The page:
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Long Hours at Work Can Be Bad for Your Heart

By HERWriter Blogger
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Long Hours at Work: Can They Be Bad for Your Heart? FirmBee/Pixabay

Working long hours can be bad for your relationships. Working long hours can be bad for your hobbies. Working long hours can be bad for your workout routine. And now a new study has revealed that working long hours can be seriously bad for your heart as well.

The study, published in the English medical journal The Lancet, is the largest study so far that has looked at the relationship between the long hours spent at work and cardiovascular health.

The results were alarming.

The study looked at published and unpublished data from over 600,000 people in the United States, Australia and throughout Europe and compared the cardiovascular health of those who worked typical hours (35-40 hours per week) with those who worked long hours (over 55 hours per week).

The researchers in this study found that the more hours worked in a week, the more the risk for stroke increased.

People who worked between 41 to 48 hours per week had a 10 percent greater risk of stroke. Those who worked 49 to 54 hours per week had a 27 percent greater chance of stroke. And those who worked more than 55 hours per week had a 33 percent greater risk of having a stroke!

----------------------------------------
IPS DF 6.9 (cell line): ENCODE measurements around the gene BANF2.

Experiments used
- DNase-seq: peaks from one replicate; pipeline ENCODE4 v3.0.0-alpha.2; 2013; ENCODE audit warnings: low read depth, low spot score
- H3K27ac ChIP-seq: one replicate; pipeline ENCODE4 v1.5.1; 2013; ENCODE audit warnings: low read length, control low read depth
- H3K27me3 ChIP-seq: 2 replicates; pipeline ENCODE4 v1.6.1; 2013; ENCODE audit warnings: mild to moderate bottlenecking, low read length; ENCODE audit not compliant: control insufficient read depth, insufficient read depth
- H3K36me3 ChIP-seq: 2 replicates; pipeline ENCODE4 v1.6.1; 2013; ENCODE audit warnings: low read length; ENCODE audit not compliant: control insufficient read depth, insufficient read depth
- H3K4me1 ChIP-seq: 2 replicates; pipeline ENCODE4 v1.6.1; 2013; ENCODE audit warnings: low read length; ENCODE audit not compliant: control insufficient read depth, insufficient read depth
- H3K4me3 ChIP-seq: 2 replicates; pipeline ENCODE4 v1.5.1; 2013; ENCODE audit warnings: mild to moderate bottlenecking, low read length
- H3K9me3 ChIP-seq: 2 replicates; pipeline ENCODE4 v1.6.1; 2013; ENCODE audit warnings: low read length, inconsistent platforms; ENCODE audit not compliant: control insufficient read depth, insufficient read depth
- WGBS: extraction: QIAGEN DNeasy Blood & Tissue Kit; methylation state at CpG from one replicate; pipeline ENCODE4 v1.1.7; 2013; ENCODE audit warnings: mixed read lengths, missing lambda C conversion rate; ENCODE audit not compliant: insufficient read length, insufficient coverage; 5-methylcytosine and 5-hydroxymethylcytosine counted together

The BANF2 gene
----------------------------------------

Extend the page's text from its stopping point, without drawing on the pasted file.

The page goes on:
These findings are significant because in past studies, long work hours were associated with a greater risk for heart attacks, and not necessarily for strokes.

The researchers also found that people who worked more than 55 hours per week had a 13 percent greater risk of coronary heart disease. They concluded that in people who work long hours, there should be more attention paid to managing their cardiovascular risk factors.

While this study presents some interesting and new information, critics say that the findings might not be conclusive. They argue that the analysis of data didn’t fully account for the many and varied effects family history, cholesterol, and blood pressure can have.

Though demographic information was taken into account, like age, sex, and socioeconomic information, there could be other parts of a patient’s background that could cause the increased cardiovascular risk.

This study is encouraging in that it seems to give everyone a solid reason to trim their hours at work.

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We value and respect our HERWriters' experiences, but everyone is different. Many of our writers are speaking from personal experience, and what's worked for them may not work for you. Their articles are not a substitute for medical advice, although we hope you can gain knowledge from their insight.


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